ASK the average Western Australian to name the state’s major petroleum export and most would surely answer liquefied natural gas.
That is the sector that gets all of the attention, based on the scale of the North West Shelf venture and the billions of dollars being poured into new projects such as Pluto, Gorgon and Wheatstone.
The official statistics say otherwise, with crude oil exports actually worth more than LNG exports in 2011.
Crude oil exports amounted to $11.4 billion last year, well ahead of LNG exports at $8.6 billion, according to the Bureau of Statistics and the Department of Mines and Petroleum.
That ranking is likely to change in the near future, as new LNG projects are commissioned.
The ranking is also somewhat artificial, because LNG projects are actually big contributors to ‘crude oil’ exports.
The North West Shelf venture, for instance, had total exports of $14.9 billion last year, based on estimates by WA Business News using data published by project operator Woodside. (The calculation deducted domestic sales of pipeline gas and liquefied petroleum gas and extrapolated from the residual figure to estimate the NWS venture’s export sales.)
About 40 per cent of the NWS venture’s total export sales were from condensate ($5.2 billion) and oil ($700 million).
Putting those two together, the NWS venture accounted for just more than half of the state’s ‘crude oil’ exports.
Looking ahead, the petroleum sector’s growth is dominated by LNG projects, and in contrast there are doubts about whether the state can even sustain, let alone grow, oil production.
Speaking at a Committee for Economic Development of Australia resources conference in Perth last week, Woodside executive director commercial Rob Cole said one-third of growth in global LNG capacity in the next few years would come from WA.
Together, these projects will have annual LNG capacity of 27.5 million tonnes.
That will be on top of production from the NWS venture (16.3mtpa) and Woodside’s Pluto project (4.3mtpa), which was commissioned this year.
Once all of these projects are in production, the value of WA’s LNG exports would be more than three times last year’s figure of $8.6 billion.
“In contrast to gas, new oil projects are currently not being developed at a rate quick enough to offset declining rates of production at existing fields,” Mr Cole told last week’s CEDA conference.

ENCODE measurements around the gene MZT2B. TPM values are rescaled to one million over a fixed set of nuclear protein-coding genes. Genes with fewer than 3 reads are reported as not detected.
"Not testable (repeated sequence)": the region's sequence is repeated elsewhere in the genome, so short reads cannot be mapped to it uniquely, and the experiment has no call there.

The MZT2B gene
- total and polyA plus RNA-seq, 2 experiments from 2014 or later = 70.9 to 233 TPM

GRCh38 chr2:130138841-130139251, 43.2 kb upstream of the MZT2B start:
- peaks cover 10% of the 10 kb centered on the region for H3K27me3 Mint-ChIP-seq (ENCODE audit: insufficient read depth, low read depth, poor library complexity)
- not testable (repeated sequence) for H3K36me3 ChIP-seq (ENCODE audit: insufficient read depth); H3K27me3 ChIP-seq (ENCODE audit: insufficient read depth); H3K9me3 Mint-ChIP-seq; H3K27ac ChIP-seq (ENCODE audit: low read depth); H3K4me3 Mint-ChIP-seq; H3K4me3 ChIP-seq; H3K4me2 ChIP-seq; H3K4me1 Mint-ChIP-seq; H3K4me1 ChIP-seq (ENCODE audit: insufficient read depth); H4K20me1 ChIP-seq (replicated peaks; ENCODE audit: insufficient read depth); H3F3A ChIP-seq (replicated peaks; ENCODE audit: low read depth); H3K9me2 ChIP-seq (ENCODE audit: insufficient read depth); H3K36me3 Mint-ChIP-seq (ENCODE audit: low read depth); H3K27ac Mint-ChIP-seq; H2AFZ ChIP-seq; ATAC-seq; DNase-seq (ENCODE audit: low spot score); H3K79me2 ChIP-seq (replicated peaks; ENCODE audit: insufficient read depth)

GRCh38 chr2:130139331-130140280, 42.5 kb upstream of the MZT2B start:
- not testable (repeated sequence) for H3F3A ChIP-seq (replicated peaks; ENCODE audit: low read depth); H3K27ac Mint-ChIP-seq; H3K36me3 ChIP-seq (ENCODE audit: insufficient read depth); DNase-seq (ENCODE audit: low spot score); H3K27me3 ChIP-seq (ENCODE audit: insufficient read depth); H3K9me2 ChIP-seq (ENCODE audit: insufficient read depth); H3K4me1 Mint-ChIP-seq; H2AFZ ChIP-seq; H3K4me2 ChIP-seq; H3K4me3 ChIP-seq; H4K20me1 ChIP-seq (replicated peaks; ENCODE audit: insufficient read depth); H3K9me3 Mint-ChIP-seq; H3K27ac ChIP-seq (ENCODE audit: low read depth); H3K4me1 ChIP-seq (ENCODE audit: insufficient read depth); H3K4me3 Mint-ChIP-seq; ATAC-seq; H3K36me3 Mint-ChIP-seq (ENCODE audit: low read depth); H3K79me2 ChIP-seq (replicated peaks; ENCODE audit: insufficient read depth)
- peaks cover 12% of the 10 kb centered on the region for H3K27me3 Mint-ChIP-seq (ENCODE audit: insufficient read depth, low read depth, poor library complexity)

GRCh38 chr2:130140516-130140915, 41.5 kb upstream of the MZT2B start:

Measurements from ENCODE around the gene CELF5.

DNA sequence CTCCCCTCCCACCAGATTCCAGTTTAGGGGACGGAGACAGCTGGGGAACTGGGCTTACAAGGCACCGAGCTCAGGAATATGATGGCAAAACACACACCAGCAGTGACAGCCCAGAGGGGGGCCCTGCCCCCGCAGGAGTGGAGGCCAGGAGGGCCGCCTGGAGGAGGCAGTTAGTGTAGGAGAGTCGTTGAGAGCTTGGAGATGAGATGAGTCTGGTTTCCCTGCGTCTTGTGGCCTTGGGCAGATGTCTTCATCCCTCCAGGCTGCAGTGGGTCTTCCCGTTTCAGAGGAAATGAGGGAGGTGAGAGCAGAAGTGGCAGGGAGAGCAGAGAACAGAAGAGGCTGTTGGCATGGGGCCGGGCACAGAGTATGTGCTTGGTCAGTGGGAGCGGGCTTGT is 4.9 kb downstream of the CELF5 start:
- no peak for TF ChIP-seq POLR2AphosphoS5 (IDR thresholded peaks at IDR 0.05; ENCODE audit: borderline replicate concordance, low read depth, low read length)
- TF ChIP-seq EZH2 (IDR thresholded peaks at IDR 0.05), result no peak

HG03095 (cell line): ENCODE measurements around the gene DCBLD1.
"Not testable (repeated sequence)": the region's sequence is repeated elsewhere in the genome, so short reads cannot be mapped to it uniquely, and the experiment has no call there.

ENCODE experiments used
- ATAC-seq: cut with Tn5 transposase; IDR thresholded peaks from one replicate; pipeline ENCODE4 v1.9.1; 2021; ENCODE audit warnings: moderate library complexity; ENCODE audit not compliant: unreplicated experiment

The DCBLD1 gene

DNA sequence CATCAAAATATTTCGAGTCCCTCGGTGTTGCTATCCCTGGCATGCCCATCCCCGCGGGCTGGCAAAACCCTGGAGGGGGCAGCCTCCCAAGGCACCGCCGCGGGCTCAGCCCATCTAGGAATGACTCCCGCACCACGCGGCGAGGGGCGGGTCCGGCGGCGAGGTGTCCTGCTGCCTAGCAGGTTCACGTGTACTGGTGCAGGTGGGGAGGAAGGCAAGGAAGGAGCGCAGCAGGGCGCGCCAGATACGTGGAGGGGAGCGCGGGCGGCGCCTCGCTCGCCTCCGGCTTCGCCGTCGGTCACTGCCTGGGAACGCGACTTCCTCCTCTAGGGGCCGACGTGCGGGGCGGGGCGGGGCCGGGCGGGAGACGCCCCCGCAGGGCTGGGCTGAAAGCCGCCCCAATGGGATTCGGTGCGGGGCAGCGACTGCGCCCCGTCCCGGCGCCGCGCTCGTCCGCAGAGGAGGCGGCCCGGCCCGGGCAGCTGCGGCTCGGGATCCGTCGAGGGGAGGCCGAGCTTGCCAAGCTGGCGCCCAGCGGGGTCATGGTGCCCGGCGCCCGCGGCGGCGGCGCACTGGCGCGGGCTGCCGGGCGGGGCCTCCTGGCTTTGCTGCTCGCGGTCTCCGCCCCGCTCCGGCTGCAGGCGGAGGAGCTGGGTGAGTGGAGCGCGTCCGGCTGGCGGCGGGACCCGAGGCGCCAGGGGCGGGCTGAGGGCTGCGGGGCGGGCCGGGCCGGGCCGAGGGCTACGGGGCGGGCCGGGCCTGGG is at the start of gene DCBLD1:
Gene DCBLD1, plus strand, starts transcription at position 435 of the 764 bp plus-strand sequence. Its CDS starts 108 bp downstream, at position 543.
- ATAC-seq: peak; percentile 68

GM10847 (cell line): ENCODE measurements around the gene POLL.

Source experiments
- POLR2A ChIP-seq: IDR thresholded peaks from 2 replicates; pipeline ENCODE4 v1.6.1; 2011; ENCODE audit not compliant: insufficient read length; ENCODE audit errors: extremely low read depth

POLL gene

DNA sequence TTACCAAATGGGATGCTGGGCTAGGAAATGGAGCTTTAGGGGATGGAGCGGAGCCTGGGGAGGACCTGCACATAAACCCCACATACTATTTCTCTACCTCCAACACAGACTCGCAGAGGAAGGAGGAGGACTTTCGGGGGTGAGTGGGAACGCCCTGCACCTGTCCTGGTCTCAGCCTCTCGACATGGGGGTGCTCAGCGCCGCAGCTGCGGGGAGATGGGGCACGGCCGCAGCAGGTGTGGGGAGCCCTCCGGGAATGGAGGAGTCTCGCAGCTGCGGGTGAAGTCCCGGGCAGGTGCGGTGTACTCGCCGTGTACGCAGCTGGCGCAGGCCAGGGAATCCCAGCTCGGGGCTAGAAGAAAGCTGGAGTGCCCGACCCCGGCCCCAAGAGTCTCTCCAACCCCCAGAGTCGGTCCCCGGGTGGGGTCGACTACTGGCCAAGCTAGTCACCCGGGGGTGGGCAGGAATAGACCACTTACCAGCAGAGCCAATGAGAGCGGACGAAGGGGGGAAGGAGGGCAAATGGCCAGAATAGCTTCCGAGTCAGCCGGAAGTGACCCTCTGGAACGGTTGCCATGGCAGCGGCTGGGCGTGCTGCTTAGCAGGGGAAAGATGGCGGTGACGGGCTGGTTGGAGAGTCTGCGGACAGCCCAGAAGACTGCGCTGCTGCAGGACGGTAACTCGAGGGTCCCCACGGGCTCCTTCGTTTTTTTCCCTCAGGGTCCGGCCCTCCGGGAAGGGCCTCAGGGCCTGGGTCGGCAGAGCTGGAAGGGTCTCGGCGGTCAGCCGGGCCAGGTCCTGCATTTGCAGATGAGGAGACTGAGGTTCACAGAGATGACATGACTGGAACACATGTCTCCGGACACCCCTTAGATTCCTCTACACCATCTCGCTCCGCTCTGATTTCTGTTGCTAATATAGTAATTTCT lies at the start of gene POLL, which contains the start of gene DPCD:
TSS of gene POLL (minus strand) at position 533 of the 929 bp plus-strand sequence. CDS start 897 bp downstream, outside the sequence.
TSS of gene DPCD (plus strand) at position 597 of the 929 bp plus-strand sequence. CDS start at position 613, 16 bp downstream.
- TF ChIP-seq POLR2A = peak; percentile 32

“So there is a major and concerning challenge ahead for our industry, indeed for the state and the country, to continue discovering and developing new oil resources.”
Six big players dominate oil production in WA, almost all of which is produced offshore using floating, production, storage and off-take (FPSO) vessels.
The NWS venture operates the Cossack Wanaea Lambert Hermes project.
Production from these fields started in 2005 and their life was extended after a $1.8 billion redevelopment project that included the commissioning last year of the Okha FPSO.
Woodside’s Australia Oil business unit is another big player, generating export sales last year of $1.7 billion.
US company Apache is also a big exporter, with WA oil sales of $1.6 billion last year, according to data published in the company’s form 10-K filing with US regulators.
The biggest contributors to its WA oil exports were its Van Gogh and Stag projects and its interest in BHP’s Pyrenees project.
Another player in WA’s oil sector is Santos, which operates the Mutineer-Exeter project.
Mr Cole said there had been no significant new developments in the oil sector since the Van Gogh and Pyreness projects were commissioned in the Exmouth sub-basin in 2010.
He noted a limited number of developments with the potential to begin producing in the next few years.
The only ‘greenfields’ development is Apache’s Balnaves project, which involves development of new fields via an FPSO.
Apache’s Ningaloo Vision upgrade project will tie back the Coniston and Novara fields to the existing Van Gogh sub-sea infrastructure
Santos is proceeding with its $490 million Fletcher-Finucane development, which involves a tie back to its Mutineer-Exeter FPSO.
Woodside is also evaluating the development of its Cimatti and Laverda fields, both located near its existing Enfield project.